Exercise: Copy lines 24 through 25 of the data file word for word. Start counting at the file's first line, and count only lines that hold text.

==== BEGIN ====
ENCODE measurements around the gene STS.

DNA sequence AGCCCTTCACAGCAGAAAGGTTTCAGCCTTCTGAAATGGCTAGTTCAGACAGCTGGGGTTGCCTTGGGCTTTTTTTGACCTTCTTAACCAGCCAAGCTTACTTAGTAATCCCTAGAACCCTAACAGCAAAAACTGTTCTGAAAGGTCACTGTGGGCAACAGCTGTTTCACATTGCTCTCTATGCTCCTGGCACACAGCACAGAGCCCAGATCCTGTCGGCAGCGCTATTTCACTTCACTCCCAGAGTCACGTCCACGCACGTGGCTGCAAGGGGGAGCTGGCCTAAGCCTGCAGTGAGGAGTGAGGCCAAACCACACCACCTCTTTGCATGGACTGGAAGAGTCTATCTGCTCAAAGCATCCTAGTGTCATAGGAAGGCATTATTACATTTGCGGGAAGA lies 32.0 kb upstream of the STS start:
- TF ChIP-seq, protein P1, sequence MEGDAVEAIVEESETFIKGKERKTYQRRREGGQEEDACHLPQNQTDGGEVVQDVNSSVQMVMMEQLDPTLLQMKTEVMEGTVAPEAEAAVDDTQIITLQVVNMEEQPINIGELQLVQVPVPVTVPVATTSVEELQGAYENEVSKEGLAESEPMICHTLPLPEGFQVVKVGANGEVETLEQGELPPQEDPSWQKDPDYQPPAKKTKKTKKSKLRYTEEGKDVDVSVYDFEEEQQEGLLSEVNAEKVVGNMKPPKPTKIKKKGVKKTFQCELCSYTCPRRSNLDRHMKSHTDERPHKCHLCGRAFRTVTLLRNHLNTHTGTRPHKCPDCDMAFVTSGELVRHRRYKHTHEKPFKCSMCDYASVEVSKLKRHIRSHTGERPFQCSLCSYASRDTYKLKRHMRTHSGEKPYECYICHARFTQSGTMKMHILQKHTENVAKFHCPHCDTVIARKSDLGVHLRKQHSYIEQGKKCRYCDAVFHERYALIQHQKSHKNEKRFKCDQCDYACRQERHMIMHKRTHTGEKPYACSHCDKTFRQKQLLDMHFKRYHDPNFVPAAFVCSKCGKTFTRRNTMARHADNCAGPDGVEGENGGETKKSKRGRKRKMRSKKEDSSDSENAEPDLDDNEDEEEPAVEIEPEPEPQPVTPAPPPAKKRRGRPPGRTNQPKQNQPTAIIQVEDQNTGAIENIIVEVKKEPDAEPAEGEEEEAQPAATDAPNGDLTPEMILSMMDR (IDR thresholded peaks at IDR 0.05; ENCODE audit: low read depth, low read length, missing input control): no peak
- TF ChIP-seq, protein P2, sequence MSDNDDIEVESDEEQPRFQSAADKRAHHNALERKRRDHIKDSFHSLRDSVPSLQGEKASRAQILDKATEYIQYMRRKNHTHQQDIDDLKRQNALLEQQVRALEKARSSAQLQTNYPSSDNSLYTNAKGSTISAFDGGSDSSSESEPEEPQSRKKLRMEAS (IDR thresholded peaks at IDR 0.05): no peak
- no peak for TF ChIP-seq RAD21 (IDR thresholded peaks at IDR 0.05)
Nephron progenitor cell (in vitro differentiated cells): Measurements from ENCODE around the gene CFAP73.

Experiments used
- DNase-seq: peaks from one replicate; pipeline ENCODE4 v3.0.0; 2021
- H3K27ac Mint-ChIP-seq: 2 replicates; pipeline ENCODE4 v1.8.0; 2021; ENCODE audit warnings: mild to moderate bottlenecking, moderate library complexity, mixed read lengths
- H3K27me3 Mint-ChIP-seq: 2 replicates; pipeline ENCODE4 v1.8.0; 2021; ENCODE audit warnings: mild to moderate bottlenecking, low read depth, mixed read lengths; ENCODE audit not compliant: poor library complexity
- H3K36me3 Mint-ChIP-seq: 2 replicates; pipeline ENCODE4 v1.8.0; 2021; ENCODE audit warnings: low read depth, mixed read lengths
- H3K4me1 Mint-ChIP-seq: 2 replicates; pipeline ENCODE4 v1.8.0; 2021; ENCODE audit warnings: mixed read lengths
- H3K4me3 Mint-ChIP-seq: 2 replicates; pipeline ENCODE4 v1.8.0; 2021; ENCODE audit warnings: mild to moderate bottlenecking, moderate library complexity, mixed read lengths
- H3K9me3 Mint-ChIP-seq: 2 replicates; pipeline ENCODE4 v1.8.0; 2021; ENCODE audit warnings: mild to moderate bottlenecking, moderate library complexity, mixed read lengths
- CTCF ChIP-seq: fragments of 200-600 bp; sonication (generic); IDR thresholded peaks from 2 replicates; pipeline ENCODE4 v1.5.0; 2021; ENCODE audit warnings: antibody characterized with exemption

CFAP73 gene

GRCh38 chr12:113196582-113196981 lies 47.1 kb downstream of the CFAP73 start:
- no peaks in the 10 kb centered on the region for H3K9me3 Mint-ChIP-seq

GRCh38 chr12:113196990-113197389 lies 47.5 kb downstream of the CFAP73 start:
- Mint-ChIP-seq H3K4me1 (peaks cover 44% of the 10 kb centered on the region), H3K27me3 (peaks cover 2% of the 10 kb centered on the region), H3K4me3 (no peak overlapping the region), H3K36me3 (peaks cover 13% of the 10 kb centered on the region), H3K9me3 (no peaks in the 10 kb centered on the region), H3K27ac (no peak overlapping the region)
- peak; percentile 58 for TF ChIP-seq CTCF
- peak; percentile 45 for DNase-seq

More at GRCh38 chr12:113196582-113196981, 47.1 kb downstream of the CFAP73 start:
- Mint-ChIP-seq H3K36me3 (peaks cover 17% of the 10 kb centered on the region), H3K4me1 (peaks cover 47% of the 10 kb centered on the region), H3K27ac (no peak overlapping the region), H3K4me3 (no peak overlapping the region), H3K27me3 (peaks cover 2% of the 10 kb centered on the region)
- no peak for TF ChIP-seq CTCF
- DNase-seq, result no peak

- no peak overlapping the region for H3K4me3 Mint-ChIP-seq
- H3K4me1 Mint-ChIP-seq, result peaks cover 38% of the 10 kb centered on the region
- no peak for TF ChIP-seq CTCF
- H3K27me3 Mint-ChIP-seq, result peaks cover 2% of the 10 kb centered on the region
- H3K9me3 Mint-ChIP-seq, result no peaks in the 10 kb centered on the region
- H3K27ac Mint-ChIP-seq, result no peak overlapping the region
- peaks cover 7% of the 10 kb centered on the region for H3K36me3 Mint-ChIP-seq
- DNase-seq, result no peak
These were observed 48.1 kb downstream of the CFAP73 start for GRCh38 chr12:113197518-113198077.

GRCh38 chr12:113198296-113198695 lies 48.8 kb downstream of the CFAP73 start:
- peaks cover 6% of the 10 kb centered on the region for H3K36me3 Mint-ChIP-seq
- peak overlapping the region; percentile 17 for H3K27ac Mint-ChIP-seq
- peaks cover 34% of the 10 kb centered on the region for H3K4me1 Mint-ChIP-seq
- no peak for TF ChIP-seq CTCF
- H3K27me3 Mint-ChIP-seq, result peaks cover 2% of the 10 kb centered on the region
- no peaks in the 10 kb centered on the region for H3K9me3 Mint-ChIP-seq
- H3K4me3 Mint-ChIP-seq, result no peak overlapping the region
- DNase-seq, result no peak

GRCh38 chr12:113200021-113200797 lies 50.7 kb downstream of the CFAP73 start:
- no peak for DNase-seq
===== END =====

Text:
- Mint-ChIP-seq H3K36me3 (peaks cover 17% of the 10 kb centered on the region), H3K4me1 (peaks cover 47% of the 10 kb centered on the region), H3K27ac (no peak overlapping the region), H3K4me3 (no peak overlapping the region), H3K27me3 (peaks cover 2% of the 10 kb centered on the region)
- no peak for TF ChIP-seq CTCF